Value our labor and rights as domestic workers

    Domestic work itself is often de-humanizing and exploitative because it is not regarded as work. We domestic workers take the place of what is considered a woman’s “natural obligation” to provide care in the home — not highly valued and not regarded as skilled.

    Eni Lestari, Hong Kong | Opinion | Tue, March 31 2015, 7:01 AM

    Last month I was selected to speak at the UN to discuss the content of the sustainable development goals. As a child, I couldn’t dream of even visiting the UN. But nor did I dream that I would become a migrant domestic worker and suffer exploitation and abuse.

    Instead, I shared the aspirations of most young people — I hoped to complete my education, get a fulfilling job, contribute to my community and live a life of dignity.

    Growing up in Indonesia, my dreams were crushed by the Asian financial crisis.

    Indonesia was directed to adopt austerity measures. As a result, families like mine lost our livelihoods, were forced into debt and sold off land, left with no access to medical care, no education and no employment opportunities.

    I left for Hong Kong to be employed as a domestic worker, knowing little of my rights. I found myself basically a slave: my passport taken away, working 18 hours a day, my wages deducted for high agency fees, underpaid and suffering other maltreatments.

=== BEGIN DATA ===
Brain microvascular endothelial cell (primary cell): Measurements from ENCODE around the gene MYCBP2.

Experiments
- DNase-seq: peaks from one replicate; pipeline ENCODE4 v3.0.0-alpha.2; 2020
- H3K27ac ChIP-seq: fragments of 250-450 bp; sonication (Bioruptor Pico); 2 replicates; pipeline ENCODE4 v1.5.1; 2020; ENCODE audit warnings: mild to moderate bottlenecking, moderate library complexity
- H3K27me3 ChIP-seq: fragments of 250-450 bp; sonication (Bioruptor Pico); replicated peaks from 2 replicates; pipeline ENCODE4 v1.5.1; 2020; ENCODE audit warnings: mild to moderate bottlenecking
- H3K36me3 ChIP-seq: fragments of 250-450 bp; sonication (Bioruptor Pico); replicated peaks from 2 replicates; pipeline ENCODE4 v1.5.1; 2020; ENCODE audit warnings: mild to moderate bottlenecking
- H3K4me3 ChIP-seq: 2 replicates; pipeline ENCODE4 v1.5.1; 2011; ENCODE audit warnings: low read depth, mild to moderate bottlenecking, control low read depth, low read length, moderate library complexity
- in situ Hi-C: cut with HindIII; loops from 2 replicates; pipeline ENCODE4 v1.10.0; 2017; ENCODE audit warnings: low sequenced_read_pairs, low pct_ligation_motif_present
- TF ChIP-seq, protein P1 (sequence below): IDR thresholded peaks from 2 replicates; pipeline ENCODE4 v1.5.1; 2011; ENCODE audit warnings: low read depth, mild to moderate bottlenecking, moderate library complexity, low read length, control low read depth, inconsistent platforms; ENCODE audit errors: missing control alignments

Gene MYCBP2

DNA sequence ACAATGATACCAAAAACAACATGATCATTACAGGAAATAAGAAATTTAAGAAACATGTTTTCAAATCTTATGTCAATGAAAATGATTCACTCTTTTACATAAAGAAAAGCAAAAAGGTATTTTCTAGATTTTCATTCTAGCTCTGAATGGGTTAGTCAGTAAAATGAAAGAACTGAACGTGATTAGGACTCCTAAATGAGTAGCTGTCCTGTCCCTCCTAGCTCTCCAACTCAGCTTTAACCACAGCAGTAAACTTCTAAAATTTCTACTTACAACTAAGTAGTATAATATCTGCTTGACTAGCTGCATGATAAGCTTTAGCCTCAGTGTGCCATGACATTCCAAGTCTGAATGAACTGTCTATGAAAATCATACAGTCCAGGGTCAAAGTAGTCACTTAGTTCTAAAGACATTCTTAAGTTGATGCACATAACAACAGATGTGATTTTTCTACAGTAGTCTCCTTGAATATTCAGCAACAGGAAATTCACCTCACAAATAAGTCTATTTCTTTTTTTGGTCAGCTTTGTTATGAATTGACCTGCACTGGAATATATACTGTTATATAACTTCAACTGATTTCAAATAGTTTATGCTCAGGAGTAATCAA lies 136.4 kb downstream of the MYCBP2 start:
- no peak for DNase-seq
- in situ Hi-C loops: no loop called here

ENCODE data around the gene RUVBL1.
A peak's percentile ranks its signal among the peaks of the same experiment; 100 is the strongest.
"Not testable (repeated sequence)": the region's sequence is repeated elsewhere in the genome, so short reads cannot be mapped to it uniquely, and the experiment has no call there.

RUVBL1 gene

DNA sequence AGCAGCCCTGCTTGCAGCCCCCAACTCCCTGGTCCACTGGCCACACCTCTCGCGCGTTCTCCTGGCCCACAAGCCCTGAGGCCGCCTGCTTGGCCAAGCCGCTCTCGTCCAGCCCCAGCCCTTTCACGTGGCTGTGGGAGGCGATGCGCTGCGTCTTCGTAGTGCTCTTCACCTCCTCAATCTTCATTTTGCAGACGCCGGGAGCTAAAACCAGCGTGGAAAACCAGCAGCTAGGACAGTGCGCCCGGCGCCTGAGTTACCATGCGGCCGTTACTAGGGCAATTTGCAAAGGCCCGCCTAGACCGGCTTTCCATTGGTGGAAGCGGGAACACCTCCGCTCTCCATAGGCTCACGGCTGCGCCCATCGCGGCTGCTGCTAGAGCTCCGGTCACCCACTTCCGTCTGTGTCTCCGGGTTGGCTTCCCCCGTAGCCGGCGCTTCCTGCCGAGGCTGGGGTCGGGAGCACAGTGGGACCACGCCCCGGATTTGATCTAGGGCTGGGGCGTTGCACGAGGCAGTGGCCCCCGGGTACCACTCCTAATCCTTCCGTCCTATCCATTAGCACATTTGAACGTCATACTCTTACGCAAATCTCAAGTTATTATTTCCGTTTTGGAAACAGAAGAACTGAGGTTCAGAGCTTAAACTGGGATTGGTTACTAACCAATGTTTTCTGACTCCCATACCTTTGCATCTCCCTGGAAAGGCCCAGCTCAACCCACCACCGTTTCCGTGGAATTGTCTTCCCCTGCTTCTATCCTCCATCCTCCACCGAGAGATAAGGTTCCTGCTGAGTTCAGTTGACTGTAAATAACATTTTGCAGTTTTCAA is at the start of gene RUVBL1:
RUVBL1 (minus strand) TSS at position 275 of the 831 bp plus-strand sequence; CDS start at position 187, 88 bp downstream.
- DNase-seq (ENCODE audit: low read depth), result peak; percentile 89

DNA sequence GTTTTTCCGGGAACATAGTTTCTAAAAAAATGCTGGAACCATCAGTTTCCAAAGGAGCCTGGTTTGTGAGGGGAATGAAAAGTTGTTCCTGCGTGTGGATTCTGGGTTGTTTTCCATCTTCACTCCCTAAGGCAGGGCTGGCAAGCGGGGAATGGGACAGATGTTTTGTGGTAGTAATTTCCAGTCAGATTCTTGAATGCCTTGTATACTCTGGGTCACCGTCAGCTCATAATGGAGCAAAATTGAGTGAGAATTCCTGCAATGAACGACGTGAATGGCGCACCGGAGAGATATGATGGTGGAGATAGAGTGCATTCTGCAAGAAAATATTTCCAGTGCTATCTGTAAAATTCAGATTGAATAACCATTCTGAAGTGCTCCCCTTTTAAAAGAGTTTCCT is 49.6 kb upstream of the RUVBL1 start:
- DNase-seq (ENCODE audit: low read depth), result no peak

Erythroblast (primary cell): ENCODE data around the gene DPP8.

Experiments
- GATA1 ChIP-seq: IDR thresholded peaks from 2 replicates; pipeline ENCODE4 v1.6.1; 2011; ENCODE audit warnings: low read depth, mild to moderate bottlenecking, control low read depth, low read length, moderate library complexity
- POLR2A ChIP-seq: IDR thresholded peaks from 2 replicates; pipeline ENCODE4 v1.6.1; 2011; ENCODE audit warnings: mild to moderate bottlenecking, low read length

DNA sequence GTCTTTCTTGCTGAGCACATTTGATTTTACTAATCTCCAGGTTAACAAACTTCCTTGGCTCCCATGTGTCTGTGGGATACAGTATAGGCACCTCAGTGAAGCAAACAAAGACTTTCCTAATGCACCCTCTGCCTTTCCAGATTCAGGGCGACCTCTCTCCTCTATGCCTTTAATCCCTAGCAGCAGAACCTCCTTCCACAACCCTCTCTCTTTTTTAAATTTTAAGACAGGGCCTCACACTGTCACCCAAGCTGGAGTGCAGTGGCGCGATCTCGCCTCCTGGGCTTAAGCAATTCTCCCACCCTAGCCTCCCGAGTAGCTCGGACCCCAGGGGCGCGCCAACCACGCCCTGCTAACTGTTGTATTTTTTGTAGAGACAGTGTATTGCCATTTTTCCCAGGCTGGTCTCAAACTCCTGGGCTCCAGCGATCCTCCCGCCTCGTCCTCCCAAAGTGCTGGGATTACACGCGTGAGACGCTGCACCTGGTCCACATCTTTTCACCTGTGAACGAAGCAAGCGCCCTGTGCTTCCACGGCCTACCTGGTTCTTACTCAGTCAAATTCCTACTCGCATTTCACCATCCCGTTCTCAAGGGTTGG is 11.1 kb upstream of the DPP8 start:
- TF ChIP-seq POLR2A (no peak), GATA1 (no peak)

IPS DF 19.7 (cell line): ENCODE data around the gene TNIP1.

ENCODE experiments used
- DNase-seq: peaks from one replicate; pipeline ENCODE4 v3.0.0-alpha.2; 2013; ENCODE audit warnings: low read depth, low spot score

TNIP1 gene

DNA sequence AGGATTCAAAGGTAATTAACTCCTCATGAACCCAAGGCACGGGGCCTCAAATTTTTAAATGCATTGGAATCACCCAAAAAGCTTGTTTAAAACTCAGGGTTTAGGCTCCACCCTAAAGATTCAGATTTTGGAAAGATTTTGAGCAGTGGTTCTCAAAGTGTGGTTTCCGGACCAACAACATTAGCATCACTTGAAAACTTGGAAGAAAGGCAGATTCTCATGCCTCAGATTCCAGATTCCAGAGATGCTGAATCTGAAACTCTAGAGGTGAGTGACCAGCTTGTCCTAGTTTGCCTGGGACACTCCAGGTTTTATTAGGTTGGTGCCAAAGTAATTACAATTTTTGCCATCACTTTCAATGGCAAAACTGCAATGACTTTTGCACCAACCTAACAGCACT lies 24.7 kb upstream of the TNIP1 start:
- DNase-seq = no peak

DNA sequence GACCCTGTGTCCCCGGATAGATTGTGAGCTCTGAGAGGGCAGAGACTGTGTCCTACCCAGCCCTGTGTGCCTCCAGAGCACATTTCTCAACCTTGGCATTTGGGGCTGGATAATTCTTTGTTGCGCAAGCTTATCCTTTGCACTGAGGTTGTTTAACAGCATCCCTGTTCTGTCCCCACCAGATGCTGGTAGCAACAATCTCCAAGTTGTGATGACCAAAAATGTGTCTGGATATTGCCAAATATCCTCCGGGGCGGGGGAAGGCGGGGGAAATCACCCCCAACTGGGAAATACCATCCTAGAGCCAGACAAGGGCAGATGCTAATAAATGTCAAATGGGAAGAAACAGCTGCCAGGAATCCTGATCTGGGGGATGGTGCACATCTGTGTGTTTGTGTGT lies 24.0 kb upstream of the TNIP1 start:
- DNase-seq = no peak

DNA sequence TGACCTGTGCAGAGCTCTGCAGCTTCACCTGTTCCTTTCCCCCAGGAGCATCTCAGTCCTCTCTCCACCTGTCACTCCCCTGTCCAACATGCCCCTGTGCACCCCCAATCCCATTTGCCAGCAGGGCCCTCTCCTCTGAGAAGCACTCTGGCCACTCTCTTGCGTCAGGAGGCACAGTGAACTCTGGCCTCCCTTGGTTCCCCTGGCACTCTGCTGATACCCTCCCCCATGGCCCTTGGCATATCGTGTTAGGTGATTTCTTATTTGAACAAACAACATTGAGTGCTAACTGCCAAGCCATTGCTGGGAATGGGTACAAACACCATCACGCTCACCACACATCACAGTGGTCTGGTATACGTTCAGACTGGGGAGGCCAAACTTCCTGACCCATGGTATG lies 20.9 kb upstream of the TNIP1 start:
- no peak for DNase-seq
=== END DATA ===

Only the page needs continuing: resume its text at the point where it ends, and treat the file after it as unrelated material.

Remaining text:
After I left my employer and stayed in the Bethune House Women’s Refuge and met fellow migrant domestic workers, I realized that the abuse I suffered was widespread.

    Unfortunately, I couldn’t work legally while fighting the case and I started to organize migrant domestic workers. From local organizing, I began engaging at the regional and international level. Now I chair the International Migrants Alliance and am able to support and fight for rights alongside many others.

    Once again, it is proven that the strong movement of empowered migrant domestic workers and the strong support of the local community in Hong Kong was the key factor in the fight for justice for my fellow Indonesian, Erwiana Sulistyaningsih, who endured torture and slavery. Erwiana’s case is not an isolated one. What is rare is that the employer was held to account.

    Sharing and learning from my fellow migrants from different parts of the world, I realized that our situation is not an accident of a few bad employers or the country I work in. Our whole economic system is built on cheap exploitable labor, of garment workers in Bangladesh, construction workers in Dubai or domestic workers like me.

    Domestic work itself is often de-humanizing and exploitative because it is not regarded as work. We domestic workers take the place of what is considered a woman’s “natural obligation” to provide care in the home — not highly valued and not regarded as skilled. 

    Our economies rely on women’s care labor at home to support labor in the fields, factories and offices. How could an economy function if someone wasn’t looking after children or the elderly, wasn’t cooking, cleaning and caring?

    When I spoke at the UN, I told governments that sustainable development can only be delivered if we dismantle the global economic system that kills local economies and replaces our small enterprises with multinationals, that forces governments to privatize the services that we are entitled to as human beings like health and education and water and energy, that reduces labor rights and trade union rights and that force women to migrate as cheap, exploitable labor.